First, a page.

New York: The insider-trading trial of former Goldman Sachs board member Rajat Gupta, who is accused of spilling secrets about the investment bank, began on Monday with the government saying it would call a former top Goldman banker and a current board member as two of its first witnesses.
Gupta is accused of leaking stock secrets to Galleon Group hedge fund founder Raj Rajaratnam, his erstwhile friend and business associate. Rajaratnam was convicted of insider trading last year and is now in prison.
A jury of 12, including a registered nurse, an executive of a non-profit organization, an elementary school teacher and a physician’s assistant, was selected on Monday in Manhattan federal court before US District Judge Jed Rakoff.
Rajat Gupta arrives at federal court in New York for the hearing on the insider-trading case. Bloomberg
Prosecutors and defense lawyers will deliver opening arguments later on Monday in a trial expected to last three weeks. Gupta, wearing a dark suit, paid close attention from his seat at the defense table while the jury was chosen, occasionally taking notes.
Goldman could play a key role at the trial. One of the government’s core allegations is that Gupta tipped Rajaratnam to a $5 billion investment by Warren Buffett’s Berkshire Hathaway Inc in Goldman Sachs Group Inc during the 2008 financial crisis and Goldman’s surprise fourth-quarter loss that year.
The bank has not been charged with any wrongdoing in connection with the case.
Assistant US Attorney Reed Brodsky, the chief prosecutor in the case, told the judge on Monday that the government plans to call former Goldman banker Byron Trott, a long-time Buffett confidant, as a witness this week.
He said William George, a director at the investment bank since 2002, would also testify this week.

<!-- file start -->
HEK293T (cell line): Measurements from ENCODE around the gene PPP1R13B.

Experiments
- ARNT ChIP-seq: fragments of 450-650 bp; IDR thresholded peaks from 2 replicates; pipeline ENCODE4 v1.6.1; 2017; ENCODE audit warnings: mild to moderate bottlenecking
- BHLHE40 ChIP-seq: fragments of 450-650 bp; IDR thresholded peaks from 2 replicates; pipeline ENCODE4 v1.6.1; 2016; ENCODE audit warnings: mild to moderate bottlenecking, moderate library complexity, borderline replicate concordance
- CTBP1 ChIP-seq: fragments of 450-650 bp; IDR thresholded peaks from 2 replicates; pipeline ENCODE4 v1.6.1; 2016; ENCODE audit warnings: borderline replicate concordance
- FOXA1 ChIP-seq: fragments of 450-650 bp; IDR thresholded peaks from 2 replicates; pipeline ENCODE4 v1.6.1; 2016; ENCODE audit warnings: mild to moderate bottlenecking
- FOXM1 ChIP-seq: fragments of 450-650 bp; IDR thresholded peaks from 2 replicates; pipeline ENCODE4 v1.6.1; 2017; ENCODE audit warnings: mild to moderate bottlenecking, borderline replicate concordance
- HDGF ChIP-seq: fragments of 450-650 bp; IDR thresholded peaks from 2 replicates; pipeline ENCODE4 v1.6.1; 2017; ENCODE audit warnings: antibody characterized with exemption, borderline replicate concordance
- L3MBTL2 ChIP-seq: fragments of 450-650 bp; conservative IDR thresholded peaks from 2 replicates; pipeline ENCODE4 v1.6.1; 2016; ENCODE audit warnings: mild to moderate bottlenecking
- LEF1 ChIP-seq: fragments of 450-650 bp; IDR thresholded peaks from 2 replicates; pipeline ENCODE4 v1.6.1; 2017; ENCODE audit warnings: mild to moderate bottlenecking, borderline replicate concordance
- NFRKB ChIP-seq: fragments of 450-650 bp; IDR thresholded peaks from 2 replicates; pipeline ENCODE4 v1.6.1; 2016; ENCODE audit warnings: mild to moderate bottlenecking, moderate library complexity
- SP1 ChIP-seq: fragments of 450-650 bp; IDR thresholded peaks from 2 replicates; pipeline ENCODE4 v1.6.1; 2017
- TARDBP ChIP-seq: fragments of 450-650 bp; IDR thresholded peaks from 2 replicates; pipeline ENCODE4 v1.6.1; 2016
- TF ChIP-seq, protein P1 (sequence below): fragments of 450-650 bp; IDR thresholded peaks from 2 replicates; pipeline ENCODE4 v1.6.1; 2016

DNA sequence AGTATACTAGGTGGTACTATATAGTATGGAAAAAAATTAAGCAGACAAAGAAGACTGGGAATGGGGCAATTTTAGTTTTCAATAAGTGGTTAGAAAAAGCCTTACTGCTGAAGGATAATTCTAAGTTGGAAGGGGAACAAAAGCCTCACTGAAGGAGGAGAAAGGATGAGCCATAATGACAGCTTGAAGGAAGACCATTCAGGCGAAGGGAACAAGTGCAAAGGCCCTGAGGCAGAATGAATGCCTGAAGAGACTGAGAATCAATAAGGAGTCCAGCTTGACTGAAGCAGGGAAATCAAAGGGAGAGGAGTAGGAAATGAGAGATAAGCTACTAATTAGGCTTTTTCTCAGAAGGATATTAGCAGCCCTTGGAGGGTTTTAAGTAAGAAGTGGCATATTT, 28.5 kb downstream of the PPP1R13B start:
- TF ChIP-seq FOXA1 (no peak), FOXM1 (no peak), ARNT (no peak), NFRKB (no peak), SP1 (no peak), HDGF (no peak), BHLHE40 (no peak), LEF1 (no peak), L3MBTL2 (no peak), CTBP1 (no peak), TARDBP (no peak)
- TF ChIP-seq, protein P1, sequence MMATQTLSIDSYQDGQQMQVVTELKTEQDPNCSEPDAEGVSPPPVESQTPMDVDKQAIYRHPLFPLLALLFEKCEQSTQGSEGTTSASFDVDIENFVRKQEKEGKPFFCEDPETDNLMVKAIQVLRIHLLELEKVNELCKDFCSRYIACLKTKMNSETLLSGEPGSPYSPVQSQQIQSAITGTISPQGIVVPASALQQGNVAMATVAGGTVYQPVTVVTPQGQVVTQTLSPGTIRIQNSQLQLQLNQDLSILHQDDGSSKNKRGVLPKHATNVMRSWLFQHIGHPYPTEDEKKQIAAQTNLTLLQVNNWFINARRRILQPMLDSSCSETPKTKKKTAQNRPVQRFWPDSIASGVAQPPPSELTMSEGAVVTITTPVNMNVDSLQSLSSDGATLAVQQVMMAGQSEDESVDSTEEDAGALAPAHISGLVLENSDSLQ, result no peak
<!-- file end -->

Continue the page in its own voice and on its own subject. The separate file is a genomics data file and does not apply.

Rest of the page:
Other witnesses who could take the stand during the trial include Goldman chief executive Lloyd Blankfein, who testified for the government at the Rajaratnam trial and said Gupta breached his fiduciary duty to the investment bank.
Ties to Rajaratnam
Gupta, 63, is charged with five counts of securities fraud and one count of conspiracy. If convicted, he faces up to 25 years in prison, though such a long sentence would be unlikely. Rajaratnam was handed an 11-year term in October, the longest for insider trading in the United States, after being convicted on 14 criminal counts.
Barely a day went by at Rajaratnam’s trial a year ago without the mention of Gupta, a prominent name in business and charity circles. In addition to serving on Goldman’s board, he formerly led management consultant McKinsey & Co and was a director at Procter & Gamble and American Airlines Corp .
But while prosecutors have called Gupta the “illegal eyes and ears” for Rajaratnam, this is a very different case.
At Rajaratnam’s trial, jurors spent weeks listening to the Galleon Group founder discussing stock trades on calls secretly recorded by the FBI. With Gupta, prosecutors have no direct conversations on tape related to the trades central to their case.
Gupta has pleaded not guilty. His lawyers have argued that others may have leaked information about Goldman to Galleon and that Gupta had no reason to illegally spill corporate secrets.
“This is a classic reasonable doubt case,” said Tom Dewey, a partner at law firm Dewey Pegno & Kramarsky in New York, who is not involved in the case. “The core defense message will be: There is just not enough evidence. ”
Decades at McKinsey
Gupta, the most prominent person indicted in the government’s insider-trading crackdown, has had a remarkable fall from grace. Born in India, he earned an MBA from Harvard Business School and spent 34 years at McKinsey, serving as its global head for nine years. He retired in 2007.
He joined Goldman’s board in 2006 and left in May 2010, seven months after Rajaratnam’s arrest.
Gupta’s lawyer, Gary Naftalis, has touted Gupta’s charity, particularly his work to combat AIDS, malaria and tuberculosis, to rebut any possible government argument that he was motivated by money.
“He has had a wonderful, blameless life and out of the clear blue sky in the seventh decade of his life he decides to become a criminal?” Naftalis said at a pre-trial hearing.
Naftalis fought unsuccessfully to exclude three wiretaps between Rajaratnam and two traders that could implicate Gupta. But the judge said his ruling was not final.
The case is USA v. Gupta, US District Court for the Southern District of New York, No. 11-907.